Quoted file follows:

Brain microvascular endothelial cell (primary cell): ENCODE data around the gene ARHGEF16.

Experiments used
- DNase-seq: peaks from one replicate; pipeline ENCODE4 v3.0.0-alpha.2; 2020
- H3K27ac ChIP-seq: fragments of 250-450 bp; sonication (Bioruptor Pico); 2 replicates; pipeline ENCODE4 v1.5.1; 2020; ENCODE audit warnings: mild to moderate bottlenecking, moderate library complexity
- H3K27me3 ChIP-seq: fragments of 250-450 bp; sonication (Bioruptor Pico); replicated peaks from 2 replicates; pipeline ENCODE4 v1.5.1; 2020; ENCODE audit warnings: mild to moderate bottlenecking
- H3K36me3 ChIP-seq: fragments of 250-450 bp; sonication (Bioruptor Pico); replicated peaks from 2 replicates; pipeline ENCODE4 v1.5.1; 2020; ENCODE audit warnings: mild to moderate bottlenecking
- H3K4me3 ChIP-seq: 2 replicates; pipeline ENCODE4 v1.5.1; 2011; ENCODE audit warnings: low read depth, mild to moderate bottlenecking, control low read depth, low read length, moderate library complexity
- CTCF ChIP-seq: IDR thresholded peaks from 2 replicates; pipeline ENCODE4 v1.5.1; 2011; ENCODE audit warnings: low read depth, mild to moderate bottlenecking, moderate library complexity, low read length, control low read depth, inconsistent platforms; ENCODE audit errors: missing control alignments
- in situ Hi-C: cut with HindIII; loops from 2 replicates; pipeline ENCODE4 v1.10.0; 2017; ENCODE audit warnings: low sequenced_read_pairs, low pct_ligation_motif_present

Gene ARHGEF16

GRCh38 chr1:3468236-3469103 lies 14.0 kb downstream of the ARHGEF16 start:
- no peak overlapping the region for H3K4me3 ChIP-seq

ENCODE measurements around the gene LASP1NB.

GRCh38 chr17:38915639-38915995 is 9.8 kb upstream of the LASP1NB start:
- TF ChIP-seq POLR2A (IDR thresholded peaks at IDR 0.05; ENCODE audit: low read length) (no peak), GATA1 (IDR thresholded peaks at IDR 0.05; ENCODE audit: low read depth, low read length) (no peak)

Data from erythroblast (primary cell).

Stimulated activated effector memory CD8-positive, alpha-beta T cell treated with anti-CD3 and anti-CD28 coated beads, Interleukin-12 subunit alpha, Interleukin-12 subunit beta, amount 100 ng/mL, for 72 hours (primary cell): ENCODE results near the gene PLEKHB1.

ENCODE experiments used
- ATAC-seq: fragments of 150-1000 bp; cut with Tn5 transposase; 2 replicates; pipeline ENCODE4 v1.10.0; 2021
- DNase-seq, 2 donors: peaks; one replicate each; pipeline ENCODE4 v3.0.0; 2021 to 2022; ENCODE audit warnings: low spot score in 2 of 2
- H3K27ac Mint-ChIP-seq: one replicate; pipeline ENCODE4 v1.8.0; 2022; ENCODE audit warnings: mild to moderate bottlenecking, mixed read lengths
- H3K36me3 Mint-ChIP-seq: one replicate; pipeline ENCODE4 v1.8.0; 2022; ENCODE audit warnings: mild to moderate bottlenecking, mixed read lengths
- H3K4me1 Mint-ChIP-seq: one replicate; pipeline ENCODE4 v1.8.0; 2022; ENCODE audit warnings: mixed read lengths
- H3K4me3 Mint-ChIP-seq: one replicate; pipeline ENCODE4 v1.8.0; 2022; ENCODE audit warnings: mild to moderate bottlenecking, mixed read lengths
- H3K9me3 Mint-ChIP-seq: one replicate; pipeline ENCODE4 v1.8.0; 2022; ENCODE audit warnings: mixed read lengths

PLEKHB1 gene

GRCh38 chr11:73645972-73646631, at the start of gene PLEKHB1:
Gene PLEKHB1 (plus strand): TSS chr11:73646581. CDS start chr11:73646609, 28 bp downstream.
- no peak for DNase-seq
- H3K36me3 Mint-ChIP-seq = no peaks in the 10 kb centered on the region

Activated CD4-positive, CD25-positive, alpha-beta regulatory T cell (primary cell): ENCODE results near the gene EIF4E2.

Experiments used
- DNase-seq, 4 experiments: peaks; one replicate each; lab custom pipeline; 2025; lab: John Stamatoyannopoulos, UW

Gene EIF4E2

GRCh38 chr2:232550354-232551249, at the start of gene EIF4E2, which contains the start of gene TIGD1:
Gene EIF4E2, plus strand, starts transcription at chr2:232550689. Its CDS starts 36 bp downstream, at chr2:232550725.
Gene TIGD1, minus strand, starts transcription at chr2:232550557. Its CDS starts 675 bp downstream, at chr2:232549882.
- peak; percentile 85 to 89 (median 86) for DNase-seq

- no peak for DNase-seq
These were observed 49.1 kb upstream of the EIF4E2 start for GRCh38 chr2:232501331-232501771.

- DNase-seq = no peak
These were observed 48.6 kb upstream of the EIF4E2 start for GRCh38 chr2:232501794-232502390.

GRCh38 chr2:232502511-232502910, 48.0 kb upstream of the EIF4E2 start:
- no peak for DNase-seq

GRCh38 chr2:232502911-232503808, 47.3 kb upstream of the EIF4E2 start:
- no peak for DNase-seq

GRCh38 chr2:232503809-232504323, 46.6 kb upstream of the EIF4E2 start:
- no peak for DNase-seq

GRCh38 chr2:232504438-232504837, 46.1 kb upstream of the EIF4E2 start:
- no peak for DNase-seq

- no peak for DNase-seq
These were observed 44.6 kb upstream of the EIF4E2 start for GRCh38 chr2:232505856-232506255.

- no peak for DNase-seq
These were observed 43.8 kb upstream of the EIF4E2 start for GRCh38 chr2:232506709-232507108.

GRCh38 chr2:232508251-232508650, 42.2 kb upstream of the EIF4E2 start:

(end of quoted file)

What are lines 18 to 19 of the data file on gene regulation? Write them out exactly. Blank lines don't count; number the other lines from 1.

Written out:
ENCODE experiments used
- ATAC-seq: fragments of 150-1000 bp; cut with Tn5 transposase; 2 replicates; pipeline ENCODE4 v1.10.0; 2021